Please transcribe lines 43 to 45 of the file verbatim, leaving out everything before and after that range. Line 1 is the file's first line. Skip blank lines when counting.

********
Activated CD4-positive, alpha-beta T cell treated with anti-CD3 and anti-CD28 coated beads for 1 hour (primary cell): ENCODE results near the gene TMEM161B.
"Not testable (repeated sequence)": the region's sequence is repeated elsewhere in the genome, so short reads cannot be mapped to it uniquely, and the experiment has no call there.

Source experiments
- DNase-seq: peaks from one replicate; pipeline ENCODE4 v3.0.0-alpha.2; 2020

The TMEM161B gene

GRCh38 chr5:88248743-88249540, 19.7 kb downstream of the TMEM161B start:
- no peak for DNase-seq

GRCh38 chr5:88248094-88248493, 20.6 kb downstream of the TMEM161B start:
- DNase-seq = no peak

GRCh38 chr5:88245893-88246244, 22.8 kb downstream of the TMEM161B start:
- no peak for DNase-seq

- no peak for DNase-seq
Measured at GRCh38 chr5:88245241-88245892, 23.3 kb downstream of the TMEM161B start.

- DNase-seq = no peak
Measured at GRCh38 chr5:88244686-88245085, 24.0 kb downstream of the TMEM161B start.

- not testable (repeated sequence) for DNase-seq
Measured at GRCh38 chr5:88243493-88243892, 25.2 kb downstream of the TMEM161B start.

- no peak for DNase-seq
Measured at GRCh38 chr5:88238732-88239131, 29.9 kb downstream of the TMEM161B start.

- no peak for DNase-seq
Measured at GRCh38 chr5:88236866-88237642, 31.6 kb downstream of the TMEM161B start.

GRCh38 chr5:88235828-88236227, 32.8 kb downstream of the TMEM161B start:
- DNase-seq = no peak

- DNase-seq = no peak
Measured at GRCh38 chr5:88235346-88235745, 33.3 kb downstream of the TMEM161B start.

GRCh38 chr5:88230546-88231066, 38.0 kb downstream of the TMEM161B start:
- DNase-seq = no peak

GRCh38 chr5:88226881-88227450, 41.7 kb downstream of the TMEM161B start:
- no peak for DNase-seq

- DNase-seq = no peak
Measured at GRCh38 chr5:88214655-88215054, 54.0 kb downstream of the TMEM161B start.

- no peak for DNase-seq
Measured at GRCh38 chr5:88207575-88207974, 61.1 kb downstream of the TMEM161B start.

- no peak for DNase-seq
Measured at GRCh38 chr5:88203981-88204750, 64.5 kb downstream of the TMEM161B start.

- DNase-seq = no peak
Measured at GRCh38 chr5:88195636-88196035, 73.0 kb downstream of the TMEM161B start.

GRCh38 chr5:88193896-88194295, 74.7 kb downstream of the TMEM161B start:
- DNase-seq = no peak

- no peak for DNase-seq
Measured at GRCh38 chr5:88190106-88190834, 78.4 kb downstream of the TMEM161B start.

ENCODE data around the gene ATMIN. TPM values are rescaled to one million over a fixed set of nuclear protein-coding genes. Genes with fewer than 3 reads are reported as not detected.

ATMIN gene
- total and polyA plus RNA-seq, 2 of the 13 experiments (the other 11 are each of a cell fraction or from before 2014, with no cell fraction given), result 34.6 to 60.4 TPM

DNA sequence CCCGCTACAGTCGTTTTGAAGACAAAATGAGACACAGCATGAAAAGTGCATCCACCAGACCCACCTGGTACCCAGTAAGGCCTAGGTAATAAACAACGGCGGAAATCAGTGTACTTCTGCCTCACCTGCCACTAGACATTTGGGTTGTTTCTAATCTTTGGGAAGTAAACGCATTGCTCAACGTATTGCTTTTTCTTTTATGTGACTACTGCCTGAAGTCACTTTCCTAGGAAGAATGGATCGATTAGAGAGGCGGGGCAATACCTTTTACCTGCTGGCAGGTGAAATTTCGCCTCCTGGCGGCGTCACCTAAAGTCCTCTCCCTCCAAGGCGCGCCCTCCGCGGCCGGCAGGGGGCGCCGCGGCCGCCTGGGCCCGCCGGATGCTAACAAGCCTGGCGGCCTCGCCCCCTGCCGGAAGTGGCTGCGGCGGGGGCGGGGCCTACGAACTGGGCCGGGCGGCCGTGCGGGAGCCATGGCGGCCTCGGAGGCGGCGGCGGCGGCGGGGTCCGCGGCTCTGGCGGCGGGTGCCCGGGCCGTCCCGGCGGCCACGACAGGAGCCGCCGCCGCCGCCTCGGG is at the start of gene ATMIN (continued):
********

ATMIN gene
- total and polyA plus RNA-seq, 2 of the 13 experiments (the other 11 are each of a cell fraction or from before 2014, with no cell fraction given), result 34.6 to 60.4 TPM

DNA sequence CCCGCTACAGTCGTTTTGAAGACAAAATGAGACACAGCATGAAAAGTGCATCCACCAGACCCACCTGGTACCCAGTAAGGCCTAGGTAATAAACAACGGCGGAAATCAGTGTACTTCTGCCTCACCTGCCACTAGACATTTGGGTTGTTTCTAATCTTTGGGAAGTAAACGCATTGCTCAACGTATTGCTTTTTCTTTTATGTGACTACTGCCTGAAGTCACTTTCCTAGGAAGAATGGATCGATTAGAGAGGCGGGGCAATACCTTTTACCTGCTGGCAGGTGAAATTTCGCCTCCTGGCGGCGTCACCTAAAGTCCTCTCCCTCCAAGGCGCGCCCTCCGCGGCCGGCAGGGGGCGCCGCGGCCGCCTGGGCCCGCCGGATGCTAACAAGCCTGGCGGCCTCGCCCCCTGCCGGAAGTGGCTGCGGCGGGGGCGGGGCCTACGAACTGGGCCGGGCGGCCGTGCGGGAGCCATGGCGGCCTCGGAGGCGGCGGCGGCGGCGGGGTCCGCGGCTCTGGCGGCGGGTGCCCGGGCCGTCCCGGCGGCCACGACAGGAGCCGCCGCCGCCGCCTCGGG is at the start of gene ATMIN (continued):